Band of Brothers
Growing up, I always knew I could count on my older sister, Barb. Even though she was almost four years older than me and we were polar opposites, she always seemed to be there for me when I needed her the most.
Our bedroom was in the attic of our tiny house, and our only bathroom was in the basement. I was too afraid to go by myself, so I would wake her up to go with me. I don’t remember her ever once telling me to go by myself or acting put out about it. She would simply take my hand and lead me down the steps.
I have vivid memories of her teaching me to ride my bike. I didn’t bat an eye or complain when she pushed me over and over down the small hill in our front yard until I finally got the hang of pedaling.
When I was a freshman in high school and she a senior at a different school, she defended me against a bully from her school who threatened to beat me up at Godfather’s Pizza.
Shortly after my twins were born, she stayed with me for a long weekend getting up in the middle of the night, helping me feed and change the babies. She was even by my side as I took that scary first outing with not one, but two babies.
And on that terrible day three years ago when we learned that our precious son, Joey, had a brain tumor, she left work in the middle of the day and drove three and a half hours from her home in Iowa to Omaha so she could be with me at the hospital while we awaited the results of his biopsy.
Even now, living in separate cities, her children all grown and mine still tiny, I know that we have a bond that goes beyond the ages and stages of our kids and life experiences.
That is exactly what I want for my boys.
Never in a million years did I dream that I would have five boys. When I was pregnant and learned that both babies were boys, after I was done freaking out about the dirt and the sports and the bugs and the noise, I allowed myself to imagine them together. Really imagine them looking out for one another, having each other’s backs, making discoveries together, being the best of friends, and someday barbequing with their families.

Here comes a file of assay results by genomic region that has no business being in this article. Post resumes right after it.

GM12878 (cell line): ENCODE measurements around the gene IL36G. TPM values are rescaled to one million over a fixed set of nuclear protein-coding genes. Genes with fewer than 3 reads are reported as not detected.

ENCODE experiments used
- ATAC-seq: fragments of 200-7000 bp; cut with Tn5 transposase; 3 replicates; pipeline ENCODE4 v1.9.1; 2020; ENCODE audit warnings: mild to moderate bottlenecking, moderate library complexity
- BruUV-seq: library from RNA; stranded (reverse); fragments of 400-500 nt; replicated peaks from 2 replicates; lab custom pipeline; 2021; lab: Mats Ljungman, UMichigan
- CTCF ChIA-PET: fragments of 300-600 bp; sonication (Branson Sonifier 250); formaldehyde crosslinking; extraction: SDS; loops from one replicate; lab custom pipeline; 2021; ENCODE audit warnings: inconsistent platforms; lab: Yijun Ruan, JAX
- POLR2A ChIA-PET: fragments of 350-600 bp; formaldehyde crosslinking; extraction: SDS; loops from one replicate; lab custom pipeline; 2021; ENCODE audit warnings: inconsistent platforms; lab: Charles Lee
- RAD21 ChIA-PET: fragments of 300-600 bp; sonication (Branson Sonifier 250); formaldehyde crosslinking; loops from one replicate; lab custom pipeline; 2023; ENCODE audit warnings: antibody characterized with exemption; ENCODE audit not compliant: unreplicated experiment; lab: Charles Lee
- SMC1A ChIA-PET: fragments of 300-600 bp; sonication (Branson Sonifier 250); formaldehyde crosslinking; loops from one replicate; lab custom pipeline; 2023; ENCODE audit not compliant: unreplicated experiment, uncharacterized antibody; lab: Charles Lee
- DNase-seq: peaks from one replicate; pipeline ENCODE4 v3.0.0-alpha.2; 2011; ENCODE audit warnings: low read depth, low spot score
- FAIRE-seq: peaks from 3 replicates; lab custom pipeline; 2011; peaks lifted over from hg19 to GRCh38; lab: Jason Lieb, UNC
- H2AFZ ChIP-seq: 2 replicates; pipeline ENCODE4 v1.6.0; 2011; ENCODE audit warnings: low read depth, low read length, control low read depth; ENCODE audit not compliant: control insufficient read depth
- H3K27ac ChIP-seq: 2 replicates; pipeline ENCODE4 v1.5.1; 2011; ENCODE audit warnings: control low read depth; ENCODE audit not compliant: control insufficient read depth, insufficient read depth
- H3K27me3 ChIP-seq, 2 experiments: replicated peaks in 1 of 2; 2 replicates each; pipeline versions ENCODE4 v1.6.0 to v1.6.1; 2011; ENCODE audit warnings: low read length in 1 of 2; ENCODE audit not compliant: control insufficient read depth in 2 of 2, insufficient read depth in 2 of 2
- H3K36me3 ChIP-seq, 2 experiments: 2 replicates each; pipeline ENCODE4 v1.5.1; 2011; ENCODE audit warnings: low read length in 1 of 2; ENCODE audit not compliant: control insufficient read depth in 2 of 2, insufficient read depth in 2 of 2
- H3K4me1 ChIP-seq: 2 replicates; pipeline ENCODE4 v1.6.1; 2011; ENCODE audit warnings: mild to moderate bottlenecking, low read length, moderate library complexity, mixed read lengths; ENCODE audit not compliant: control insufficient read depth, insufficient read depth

I’ve learned that one of the most wonderful “boy” qualities is their ability to live in the moment. If at one moment Adam is smearing wet mud all over the side of the neighbor’s house, Colin is going to join him. If Jack is creating a massive Lego structure representing a mystical underwater shark universe, then Adam is going to help. And if Baby Evan is having fun splashing in the tub, someone is going to get in with him. And the beauty part is that, quite possibly, two minutes prior to any of these activities, the boys could have been engaged in some sort of knock-down, drag-out fight. But then it’s over, and it’s no big deal. Their bonds aren’t easily broken. That’s another one of the wonderful “boy” qualities that I have come to love.
When Joey was alive, he seemed to be the glue that held us all in place. He was the creator of games, the leader of songs, the great thinker of ideas. He had a special bond with each of his brothers, whether it was his twin bond with Jack, his best friend bond with Adam, or his doting big brother bond with Colin. Once he was gone, I was afraid that the boys wouldn’t know how to keep any of those bonds alive.
But slowly, they have emerged.
The best friend bond:
The doting big brother bond:
And especially, the “let’s-see-how-much-fun-and-chaos-we-can-create” bond.
These will be the moments that stand out for my boys when they are my age and look back over their childhoods.
For as much as my husband and I try to teach them, to tell them to look out for one another, I think that will just come naturally. I see it every day when Jack waits for Adam in front of the school building. I see it when Adam offers to share his cookie and doesn’t complain when Colin takes the bigger piece. I see it when Colin is thrilled that his brothers are finally home from school and shows them the cool train track he’s built that morning. And I see it when everyone scrambles to help Baby Evan and to make him laugh.
Last Monday was Grandparents’ Day at the boys’ school, and my mother sent me an e-mail that confirmed what I’ve come to know:
“When we went to play bingo, we could either go to the gym with the kindergarteners or to the cafeteria with the 2nd graders, since we had one of each. I asked the boys where they wanted to go and Adam said: “We’ll let Jack choose.” And Jack chose the gym with the little kids. I thought that was kind of cute – Adam let Jack choose, and Jack chose Adam’s group. At that moment I thought there is great hope for this band of brothers being a close-knit group someday! I think, even though they’re too little to realize it right now, they really have a lot of love and respect for one another.”
The band is emerging and the bonds are strengthening. And that warms this mother’s heart.
In what ways do your children show their bond for each other?